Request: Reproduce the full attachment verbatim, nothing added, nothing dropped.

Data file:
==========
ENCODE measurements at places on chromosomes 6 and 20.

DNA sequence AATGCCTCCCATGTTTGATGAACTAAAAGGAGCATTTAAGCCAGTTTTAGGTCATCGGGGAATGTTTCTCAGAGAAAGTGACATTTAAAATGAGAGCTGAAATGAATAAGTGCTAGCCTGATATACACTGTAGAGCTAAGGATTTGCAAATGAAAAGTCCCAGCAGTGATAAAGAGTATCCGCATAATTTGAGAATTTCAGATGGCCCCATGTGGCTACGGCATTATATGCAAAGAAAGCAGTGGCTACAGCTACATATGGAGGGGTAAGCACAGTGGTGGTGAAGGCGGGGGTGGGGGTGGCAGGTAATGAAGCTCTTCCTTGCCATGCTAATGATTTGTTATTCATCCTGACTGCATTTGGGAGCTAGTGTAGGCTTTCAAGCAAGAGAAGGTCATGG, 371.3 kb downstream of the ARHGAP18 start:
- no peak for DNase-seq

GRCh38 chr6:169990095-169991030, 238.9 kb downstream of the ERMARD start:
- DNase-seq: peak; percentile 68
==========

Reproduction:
ENCODE measurements at places on chromosomes 6 and 20.

DNA sequence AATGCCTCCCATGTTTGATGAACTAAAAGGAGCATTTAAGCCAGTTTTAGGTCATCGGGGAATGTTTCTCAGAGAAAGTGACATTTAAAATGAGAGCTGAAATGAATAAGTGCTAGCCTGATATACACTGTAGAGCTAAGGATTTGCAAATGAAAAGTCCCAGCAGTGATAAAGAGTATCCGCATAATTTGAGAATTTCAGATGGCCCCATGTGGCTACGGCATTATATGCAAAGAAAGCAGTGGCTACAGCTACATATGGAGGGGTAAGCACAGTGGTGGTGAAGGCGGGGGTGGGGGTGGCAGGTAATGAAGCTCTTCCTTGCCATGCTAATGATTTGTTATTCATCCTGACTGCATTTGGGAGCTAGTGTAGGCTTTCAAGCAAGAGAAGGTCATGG, 371.3 kb downstream of the ARHGAP18 start:
- no peak for DNase-seq

GRCh38 chr6:169990095-169991030, 238.9 kb downstream of the ERMARD start:
- DNase-seq: peak; percentile 68